There are now three unmissable features of every birding summer for me now, 1. see a Snowy Owl; 2. see Grey Phalaropes in breeding plumage and; 3. visit one of the vast seabird colonies of north-west Iceland. If I were pushed to nominate a favourite bird in the world then after my perennial number one, Logrunner of Australia, then I'd choose the wonderfully confiding Grey Phalarope or Red Phalarope as we should call it here since 95% of all the birds I've seen have been in bright breeding plumage. The best place for visiting birders to see them is the island of Flatey in western Iceland around mid-June. They are by no means guaranteed but most visitors I've sent there this summer have come back thrilled with their sightings, and the advantage with Flatey is that there is little chance of disturbing breeding birds here. I've already managed the first two of the three this summer, watch this space for news of my forthcoming trip to the massive cliffs of far north-west Iceland.

Grey Phalarope - my second favourite bird

11 July - Smiles of a summer night

Barrow's Goldeneye, an easily found Icelandic speciality
Now the World Cup is over I can start doing something vaguely worthwhile again. Summer is generally a time of incidental birding, usually whilst I am hiking in the mountains around Reykjavík. As I virtually never take my binoculars with me on these walks (as I don't expect to find anything unusual - the day I find a Dotterel when I don't have bins with me I'll have a heart attack) I have to get close to the birds to see them. This generally involves no greater fieldcraft than sitting still and letting them come to me and some of my closest encounters have come on walks when I've left the binoculars at home. Last week I enjoyed the attentions of a male Northern Wheatear as I sat on a jagged tangle of palagonite, weird rock formations shaped like crones. I was obviously resting in the middle of its territory and it circled me, whistling and clicking as well as embarking on short song flights along the walls of its natural ampitheatre. A common bird but most enjoyable nonetheless. At this time of year not even I could use the World Cup as an excuse not to get any exercise at all, since it's light 24-hours a day, and so there is nothing stopping me going walking at midnight if I feel like it. I went on one late night walk the other weekend, up a 750 metre mountain near Reykjavík. The birds I encountered were pretty much those I expected: Whimbrel, Golden Plover, Meadow Pipit, Lesser Black-backed Gull, Northern Wheatear wherever there were rocks, and mournful Snow Buntings singing higher up. An Arctic Skua did a very involved broken wing display (I hadn't noticed this behaviour until last summer and then they were all doing it -either it's the latest fashion or I was blind as a bat until last summer) and just as I was jumping over a stream, my feet heading for a tussock on the far side, a Meadow Pipit erupted from the grass just where I was about to land. Fortunately, I surprised myself with my dexterity and managed to avoid trampling over a nest containing four eggs, presumably a second clutch.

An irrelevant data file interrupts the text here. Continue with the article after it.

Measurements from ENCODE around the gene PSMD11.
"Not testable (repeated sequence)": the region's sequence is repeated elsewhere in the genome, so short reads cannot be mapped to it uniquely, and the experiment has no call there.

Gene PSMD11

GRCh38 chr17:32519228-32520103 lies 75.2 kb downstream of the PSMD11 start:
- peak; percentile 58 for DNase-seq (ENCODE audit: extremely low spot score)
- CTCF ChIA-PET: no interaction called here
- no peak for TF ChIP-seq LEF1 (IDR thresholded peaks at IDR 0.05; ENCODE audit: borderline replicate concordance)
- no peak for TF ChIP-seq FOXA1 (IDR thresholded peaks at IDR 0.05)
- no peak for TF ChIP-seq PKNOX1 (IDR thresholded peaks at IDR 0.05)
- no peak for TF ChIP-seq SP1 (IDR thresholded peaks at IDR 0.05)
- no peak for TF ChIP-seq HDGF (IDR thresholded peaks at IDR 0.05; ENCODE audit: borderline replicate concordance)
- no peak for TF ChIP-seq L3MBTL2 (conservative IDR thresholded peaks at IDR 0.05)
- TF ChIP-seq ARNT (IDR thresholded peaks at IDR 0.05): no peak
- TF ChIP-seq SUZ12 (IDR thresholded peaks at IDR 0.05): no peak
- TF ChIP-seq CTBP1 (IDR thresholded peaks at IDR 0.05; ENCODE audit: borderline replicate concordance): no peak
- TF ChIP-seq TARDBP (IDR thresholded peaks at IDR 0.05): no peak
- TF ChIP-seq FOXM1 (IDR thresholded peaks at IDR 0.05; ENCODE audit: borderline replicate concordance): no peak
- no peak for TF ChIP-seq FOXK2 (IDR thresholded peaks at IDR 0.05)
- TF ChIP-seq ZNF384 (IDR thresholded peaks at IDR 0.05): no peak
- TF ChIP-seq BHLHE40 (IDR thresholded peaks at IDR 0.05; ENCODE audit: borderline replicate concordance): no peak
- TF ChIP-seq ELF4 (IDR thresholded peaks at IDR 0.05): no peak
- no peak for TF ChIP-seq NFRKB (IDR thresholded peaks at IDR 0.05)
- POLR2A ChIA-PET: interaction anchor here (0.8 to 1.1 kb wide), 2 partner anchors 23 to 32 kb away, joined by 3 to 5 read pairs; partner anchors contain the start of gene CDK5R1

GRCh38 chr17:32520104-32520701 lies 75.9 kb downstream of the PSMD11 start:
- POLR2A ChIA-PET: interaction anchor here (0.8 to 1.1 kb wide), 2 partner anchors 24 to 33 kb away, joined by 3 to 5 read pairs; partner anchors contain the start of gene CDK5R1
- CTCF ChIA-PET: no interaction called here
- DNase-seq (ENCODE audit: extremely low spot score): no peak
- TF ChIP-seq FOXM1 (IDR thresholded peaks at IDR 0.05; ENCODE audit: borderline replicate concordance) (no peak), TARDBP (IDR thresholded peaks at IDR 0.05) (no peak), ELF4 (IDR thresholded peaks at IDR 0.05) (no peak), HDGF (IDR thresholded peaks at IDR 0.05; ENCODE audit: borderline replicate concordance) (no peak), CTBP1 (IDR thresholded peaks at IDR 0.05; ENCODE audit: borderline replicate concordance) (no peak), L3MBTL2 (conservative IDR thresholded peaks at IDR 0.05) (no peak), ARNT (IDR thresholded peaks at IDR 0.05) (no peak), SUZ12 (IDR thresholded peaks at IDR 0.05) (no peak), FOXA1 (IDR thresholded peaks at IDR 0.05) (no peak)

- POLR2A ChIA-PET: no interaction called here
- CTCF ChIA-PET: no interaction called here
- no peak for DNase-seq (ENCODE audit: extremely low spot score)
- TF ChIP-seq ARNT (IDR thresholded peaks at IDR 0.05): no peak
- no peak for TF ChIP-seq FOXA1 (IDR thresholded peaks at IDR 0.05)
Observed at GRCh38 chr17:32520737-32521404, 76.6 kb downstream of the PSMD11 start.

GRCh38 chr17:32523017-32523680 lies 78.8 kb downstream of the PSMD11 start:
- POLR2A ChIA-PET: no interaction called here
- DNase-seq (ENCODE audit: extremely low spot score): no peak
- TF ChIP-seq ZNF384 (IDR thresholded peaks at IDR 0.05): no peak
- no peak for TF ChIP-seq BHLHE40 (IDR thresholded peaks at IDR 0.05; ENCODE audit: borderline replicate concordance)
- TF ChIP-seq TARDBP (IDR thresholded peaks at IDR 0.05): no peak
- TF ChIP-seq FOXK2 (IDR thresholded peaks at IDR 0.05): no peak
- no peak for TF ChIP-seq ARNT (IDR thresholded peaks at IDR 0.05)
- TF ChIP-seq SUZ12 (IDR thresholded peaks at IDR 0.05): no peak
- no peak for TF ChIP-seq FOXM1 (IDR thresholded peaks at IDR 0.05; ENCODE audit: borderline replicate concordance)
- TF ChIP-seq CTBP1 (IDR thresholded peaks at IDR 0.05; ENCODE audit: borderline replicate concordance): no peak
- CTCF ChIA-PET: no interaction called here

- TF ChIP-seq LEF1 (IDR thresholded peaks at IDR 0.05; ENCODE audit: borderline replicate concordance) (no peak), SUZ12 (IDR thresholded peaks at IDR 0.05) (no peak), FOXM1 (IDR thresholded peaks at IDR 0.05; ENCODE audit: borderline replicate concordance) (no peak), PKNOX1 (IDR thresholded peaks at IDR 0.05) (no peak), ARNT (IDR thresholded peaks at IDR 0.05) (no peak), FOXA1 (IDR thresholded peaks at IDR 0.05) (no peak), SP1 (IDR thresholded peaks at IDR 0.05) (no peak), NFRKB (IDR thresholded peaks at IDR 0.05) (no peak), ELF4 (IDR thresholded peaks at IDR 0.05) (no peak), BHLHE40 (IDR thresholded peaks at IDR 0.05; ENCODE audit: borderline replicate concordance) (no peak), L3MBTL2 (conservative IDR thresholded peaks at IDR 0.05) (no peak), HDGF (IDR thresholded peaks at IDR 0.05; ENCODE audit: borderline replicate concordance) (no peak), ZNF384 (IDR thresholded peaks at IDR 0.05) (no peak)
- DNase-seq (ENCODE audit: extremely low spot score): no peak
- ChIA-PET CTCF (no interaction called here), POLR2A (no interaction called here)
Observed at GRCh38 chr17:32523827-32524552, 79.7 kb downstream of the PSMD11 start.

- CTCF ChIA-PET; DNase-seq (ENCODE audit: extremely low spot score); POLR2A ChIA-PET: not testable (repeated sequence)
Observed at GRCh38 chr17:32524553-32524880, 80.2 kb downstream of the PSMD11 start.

I've been very idle as far as twitching is concerned this summer. A singing Tree Pipit was in Höfn for the best part of two weeks, a very rare vagrant in Iceland. The last time I saw a Tree Pipit was in the Kakamega Forest in Kenya in January and it was sharing the garden with some pretty exciting species then. I told SÁ that I'd come and twitch it with him if there was also a Great Blue Turaco and Double-toothed Barbet with it Höfn, but apparently there weren't. One failed twitch I did go on was to see another major Icelandic rarity, Common Sandpiper, which BB had found whilst looking for another good bird, Lesser Scaup on the river Sogið an hour from Reykjavík. GÞ and I had no luck whatsoever but we did see several Barrow's Goldeneye and a nice drake Harlequin Duck.
Whilst walking up the spectacular moutain Hengill 30 km from Reykjavík on Saturday, I saw a sure sign that summer is quickly approaching its sell by date, at least as far as the birds are concerned, as on the mountain we came across a large flock of Golden Plovers. Waders are thinking about leaving the country but although I feel the summer is passing too quickly I have some late summer birds to look forward to, Storm Petrel, Sooty Shearwater, perhaps a Snowy Owl and I might even go whalewatching. Last time I was at Garður in mid-June there were half a dozen Minke Whales close to land. Last summer I saw Humpbacks from land, a Sperm Whale would be nice this year, even if I have to brave seasickness in the attempt!

Manx Shearwater